Body, Mind, Spirit Magazine

Screaming and Crying in Pictures with Santa

By Zenparenting1 @ZenParenting1

Screaming and Crying in Pictures with Santa

Oh, ya, this is adorable. Can't live without a lasting moment such as this. Blech.
(For what it's worth, my mom has said she wouldn't do this again,
if she could do things over again.)

'Tis the season. We see it in our newsfeeds, on our "news" sites, all over the place really - the "hilarious" photos of kids crying on Santa's lap.
No. No, no, no. Why is this even a thing? Why is this considered cute? Why do so many think this is a holiday necessity? What in the name of all that is good and right in the world makes the sight of our most precious kin crying out for safety and security so got-dang funny?
Under no other circumstances would we turn our trusting babes over to someone who is a complete stranger to them, terrifying them and breaking that feeling of security for the sake of a picture that we later use for nothing other than to mock. Let's get our priorities straight here: picture of a screaming, crying child with some dude in a costume OR happy, not traumatized, trusting child? The length of time for which s/he is traumatized is irrelevant, as we cannot debate that the fear they have during those moments is, indeed, traumatizing, as evidenced by the reaction. They're speaking to us! This seems like a no-brainer to me, because I choose to respect my child as I do all other people, because he is a person, no matter how small. I don't believe him to be lesser than because he is shorter than I, because he is younger than I, because he cannot always tell me exactly what he means or how he feels. In fact, those things mean to me that I am responsible for protecting him from that which he finds scary even more than I would the average Joe.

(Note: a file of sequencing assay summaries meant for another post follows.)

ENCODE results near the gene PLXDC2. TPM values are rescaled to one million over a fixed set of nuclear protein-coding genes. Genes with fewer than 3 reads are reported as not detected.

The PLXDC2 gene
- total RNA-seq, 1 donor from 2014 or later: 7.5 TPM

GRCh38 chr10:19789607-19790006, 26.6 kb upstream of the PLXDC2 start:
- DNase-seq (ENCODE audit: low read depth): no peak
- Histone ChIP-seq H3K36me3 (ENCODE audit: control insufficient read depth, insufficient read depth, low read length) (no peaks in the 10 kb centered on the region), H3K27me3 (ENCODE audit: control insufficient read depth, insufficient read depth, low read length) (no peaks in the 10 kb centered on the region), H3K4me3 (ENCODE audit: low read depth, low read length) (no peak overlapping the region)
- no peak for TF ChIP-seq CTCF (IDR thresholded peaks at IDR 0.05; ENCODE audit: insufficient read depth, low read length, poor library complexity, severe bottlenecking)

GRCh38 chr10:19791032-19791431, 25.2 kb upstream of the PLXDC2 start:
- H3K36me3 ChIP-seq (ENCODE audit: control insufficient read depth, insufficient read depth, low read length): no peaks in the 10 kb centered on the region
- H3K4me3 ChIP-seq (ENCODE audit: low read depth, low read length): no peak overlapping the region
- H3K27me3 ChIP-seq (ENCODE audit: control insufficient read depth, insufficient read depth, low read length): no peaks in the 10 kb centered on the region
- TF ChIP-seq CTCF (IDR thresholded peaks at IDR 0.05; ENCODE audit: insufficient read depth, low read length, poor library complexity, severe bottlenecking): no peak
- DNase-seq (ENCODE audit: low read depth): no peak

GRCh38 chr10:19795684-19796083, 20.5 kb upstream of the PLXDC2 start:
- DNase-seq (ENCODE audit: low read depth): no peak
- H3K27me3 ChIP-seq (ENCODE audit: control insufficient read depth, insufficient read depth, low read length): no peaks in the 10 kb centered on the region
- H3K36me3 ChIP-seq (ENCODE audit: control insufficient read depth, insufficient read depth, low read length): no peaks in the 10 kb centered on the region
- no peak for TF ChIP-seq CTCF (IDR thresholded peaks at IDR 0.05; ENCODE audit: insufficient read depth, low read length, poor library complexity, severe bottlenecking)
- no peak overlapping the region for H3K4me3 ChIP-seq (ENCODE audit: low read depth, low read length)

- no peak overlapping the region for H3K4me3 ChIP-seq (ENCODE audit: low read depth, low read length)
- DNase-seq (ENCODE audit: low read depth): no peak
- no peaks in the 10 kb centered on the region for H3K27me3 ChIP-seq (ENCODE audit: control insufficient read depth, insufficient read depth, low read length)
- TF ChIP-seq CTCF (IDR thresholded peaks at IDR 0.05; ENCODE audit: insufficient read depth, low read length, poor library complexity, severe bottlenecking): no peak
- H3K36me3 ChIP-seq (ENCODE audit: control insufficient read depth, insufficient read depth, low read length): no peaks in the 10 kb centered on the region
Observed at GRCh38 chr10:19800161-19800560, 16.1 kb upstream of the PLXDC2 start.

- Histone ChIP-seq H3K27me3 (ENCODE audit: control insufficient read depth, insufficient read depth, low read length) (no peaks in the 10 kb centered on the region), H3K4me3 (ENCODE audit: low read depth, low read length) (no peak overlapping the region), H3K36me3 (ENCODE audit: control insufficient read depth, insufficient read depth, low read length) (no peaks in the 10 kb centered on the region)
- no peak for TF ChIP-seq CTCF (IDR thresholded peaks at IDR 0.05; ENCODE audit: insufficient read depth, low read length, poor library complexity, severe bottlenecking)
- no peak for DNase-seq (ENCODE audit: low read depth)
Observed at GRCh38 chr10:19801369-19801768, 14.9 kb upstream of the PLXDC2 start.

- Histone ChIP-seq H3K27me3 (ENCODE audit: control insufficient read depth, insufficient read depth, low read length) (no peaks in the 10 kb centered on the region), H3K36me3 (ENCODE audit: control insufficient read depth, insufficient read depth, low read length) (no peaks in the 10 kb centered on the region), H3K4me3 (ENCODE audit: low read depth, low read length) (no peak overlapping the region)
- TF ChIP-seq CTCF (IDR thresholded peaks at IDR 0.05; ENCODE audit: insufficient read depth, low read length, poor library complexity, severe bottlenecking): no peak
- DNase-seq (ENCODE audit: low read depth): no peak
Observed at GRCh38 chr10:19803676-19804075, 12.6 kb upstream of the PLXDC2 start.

Making fun of our kids' big emotions is not OK.
Putting them in positions to experience fear for the sake of our amusement and sense of obligation is not OK.
One picture is not worth it.
Kids are people, too. Listen to them. Yes, even when they can't speak our language, they can still tell you what they want and need.
You expect your kids to be trustworthy. You're their examples, their models. Breaking their trust at this delicate age (or any age) is not OK.
As with everything, consent matters. It matters more than your feelings and wishes, it matters more than your plans, it matters more than those who tell you it is a thing that "must" be done.
Start teaching them now that their feelings and wishes for themselves don't matter and you're setting them on the path toward a world in which their consent doesn't matter, which is a path nobody wants them on except the predators out there.
So, I'll ask the question again: Is that one photo really that important? More important than all the rest? I don't think so and I think if you jump off the Christmas track for just a moment to consider your children, you won't think so, either.

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